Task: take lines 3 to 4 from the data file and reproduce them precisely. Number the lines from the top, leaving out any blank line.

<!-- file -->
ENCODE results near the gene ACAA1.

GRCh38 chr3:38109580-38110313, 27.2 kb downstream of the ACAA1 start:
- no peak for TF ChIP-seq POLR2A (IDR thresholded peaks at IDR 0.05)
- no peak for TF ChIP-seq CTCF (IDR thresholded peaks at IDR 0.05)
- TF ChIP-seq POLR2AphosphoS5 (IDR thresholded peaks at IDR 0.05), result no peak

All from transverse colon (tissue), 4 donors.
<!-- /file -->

- no peak for TF ChIP-seq POLR2A (IDR thresholded peaks at IDR 0.05)
- no peak for TF ChIP-seq CTCF (IDR thresholded peaks at IDR 0.05)